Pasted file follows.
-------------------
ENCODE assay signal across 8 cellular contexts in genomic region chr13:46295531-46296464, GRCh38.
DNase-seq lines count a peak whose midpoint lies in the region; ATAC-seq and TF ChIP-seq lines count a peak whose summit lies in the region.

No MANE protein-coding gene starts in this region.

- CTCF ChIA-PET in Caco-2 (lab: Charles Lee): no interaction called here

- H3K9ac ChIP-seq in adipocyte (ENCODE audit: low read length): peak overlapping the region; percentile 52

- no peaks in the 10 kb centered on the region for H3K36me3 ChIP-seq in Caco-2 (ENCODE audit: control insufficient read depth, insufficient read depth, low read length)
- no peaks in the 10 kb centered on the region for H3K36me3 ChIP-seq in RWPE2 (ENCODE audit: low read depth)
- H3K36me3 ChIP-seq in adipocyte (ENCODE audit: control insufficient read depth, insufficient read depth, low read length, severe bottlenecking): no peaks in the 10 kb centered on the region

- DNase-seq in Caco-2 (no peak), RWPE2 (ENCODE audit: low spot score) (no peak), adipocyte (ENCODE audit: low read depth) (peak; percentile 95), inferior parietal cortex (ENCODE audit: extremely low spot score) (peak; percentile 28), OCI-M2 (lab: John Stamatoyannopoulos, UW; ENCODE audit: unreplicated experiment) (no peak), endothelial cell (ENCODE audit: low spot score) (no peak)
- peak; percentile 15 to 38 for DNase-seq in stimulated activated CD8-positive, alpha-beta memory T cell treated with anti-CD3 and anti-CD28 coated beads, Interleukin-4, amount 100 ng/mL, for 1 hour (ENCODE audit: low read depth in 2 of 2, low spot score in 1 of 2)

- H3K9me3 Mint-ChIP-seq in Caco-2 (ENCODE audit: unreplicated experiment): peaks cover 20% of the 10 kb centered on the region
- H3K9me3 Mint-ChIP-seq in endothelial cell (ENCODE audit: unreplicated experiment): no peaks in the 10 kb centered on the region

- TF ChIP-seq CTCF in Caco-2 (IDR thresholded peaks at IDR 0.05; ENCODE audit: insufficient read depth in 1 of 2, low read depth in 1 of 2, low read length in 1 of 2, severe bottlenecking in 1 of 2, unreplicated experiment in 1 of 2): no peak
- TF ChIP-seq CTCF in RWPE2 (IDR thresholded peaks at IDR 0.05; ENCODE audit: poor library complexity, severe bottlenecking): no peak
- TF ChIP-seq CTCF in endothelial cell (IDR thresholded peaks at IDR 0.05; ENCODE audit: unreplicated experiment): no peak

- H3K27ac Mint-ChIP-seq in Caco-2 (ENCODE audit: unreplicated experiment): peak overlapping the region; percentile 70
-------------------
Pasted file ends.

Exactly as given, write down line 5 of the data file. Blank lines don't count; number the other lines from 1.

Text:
- H3K9ac ChIP-seq in adipocyte (ENCODE audit: low read length): peak overlapping the region; percentile 52